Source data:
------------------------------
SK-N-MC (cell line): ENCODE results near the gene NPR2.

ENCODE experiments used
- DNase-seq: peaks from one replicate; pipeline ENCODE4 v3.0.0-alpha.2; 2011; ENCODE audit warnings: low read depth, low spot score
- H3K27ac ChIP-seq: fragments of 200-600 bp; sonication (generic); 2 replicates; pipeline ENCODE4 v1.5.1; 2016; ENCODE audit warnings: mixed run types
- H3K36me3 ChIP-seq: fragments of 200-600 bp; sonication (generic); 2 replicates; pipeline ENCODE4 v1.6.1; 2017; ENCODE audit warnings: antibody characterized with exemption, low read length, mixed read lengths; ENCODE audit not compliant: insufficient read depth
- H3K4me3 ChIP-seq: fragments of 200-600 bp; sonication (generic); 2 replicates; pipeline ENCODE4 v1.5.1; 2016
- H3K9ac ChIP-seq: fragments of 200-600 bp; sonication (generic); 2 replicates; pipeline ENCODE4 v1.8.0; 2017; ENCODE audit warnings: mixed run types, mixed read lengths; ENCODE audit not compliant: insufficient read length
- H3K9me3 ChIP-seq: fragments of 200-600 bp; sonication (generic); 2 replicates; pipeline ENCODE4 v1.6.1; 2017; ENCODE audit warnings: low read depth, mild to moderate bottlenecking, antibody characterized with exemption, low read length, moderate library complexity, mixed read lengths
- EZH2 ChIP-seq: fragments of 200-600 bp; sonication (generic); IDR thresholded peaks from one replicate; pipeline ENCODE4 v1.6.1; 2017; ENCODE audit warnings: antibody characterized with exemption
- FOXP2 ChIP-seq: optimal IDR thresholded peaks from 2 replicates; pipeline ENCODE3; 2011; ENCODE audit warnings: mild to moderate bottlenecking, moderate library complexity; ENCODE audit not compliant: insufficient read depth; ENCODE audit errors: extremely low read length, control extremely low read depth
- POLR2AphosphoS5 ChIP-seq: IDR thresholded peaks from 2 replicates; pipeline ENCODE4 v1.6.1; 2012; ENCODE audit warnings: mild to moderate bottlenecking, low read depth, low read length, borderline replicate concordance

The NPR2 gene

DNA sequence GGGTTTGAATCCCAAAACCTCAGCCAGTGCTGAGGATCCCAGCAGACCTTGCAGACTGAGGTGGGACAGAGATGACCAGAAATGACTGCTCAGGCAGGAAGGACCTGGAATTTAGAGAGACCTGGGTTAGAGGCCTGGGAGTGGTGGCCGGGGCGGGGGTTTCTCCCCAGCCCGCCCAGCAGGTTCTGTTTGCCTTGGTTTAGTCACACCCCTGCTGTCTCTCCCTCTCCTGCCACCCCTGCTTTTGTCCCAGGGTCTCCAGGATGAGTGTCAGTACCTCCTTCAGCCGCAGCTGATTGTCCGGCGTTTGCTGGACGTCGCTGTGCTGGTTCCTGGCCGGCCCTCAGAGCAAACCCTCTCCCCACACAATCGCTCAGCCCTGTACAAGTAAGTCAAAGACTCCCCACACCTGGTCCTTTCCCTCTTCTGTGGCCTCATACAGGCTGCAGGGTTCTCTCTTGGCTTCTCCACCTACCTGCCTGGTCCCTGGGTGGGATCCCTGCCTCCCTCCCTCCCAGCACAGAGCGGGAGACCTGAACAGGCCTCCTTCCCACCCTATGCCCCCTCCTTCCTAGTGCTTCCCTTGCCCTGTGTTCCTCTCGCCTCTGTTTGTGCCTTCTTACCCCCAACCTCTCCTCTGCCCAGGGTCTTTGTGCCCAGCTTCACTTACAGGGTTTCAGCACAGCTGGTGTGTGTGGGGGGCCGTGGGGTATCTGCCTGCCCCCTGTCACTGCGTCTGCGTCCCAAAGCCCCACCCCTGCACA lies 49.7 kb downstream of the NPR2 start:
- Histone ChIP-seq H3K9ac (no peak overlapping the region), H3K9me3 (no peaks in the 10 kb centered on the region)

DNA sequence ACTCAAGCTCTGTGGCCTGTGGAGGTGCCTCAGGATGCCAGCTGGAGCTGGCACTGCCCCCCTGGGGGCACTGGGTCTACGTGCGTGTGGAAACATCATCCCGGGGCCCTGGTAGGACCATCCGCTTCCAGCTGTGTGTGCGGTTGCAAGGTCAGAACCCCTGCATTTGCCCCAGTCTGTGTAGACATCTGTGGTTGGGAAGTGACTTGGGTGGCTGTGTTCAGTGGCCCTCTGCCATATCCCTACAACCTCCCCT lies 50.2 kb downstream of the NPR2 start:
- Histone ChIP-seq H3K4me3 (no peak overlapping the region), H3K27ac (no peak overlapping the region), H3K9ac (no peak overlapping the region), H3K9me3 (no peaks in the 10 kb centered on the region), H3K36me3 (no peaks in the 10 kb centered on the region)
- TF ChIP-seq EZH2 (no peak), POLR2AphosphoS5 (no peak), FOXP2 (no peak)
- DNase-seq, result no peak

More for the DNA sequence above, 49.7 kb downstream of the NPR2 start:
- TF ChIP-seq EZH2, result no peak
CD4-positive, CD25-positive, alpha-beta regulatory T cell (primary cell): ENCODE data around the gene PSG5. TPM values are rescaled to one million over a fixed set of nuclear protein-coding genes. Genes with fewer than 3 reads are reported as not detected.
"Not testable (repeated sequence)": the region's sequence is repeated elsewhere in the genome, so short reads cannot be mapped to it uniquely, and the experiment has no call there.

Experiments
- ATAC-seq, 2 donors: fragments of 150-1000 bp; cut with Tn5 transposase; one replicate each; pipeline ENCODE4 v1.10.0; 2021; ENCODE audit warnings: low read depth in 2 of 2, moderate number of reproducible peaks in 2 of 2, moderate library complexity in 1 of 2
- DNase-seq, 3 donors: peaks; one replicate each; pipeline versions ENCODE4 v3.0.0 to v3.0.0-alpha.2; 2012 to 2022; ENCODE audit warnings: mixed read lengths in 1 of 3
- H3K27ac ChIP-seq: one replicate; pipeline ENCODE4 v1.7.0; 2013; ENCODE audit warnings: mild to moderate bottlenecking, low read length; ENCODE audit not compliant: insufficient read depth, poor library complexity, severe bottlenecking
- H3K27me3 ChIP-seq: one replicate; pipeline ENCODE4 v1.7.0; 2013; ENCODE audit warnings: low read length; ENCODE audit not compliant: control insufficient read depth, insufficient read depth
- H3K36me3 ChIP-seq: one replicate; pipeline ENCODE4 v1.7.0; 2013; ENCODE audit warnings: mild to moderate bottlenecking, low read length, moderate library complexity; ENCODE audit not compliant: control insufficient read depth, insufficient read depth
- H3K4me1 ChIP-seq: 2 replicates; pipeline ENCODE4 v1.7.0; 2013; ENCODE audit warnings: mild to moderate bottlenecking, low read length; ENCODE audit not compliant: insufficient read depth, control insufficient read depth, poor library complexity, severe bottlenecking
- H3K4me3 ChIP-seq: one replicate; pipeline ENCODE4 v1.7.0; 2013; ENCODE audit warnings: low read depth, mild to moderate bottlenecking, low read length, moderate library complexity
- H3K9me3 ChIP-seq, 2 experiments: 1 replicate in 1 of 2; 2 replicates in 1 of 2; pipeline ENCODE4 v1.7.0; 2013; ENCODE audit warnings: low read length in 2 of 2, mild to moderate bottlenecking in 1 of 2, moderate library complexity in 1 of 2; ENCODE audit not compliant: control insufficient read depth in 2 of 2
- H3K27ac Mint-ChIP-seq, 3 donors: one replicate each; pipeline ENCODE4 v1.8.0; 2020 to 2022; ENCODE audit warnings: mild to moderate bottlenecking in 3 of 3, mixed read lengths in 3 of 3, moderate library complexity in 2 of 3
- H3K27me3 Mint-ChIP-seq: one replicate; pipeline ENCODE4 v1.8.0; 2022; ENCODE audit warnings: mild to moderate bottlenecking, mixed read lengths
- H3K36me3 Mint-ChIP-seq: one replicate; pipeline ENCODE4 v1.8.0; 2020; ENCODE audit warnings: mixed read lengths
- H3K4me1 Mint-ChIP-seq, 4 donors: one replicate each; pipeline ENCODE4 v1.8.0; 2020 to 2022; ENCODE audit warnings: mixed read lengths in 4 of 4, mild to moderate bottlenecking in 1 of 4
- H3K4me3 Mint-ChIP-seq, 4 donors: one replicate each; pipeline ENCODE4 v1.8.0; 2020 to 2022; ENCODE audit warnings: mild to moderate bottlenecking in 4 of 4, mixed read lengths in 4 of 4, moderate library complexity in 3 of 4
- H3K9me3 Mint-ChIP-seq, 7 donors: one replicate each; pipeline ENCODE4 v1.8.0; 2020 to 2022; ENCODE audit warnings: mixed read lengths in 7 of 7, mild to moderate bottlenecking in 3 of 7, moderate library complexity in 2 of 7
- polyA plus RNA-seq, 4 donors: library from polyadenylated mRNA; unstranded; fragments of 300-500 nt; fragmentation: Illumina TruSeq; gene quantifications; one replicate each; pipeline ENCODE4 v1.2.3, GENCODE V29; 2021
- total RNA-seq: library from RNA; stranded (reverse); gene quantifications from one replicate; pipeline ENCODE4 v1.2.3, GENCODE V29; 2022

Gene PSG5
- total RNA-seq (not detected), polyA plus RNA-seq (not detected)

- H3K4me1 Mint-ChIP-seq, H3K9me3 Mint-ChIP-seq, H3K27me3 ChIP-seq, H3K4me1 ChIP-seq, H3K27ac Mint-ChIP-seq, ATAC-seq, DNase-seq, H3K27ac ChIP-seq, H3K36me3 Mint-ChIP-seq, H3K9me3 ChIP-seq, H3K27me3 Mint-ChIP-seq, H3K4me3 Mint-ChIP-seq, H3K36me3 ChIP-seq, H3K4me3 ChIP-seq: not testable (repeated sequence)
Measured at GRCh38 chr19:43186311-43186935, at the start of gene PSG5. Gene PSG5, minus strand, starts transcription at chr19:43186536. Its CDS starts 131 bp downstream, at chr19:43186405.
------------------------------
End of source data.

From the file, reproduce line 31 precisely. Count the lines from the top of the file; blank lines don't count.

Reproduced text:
- H3K9me3 ChIP-seq, 2 experiments: 1 replicate in 1 of 2; 2 replicates in 1 of 2; pipeline ENCODE4 v1.7.0; 2013; ENCODE audit warnings: low read length in 2 of 2, mild to moderate bottlenecking in 1 of 2, moderate library complexity in 1 of 2; ENCODE audit not compliant: control insufficient read depth in 2 of 2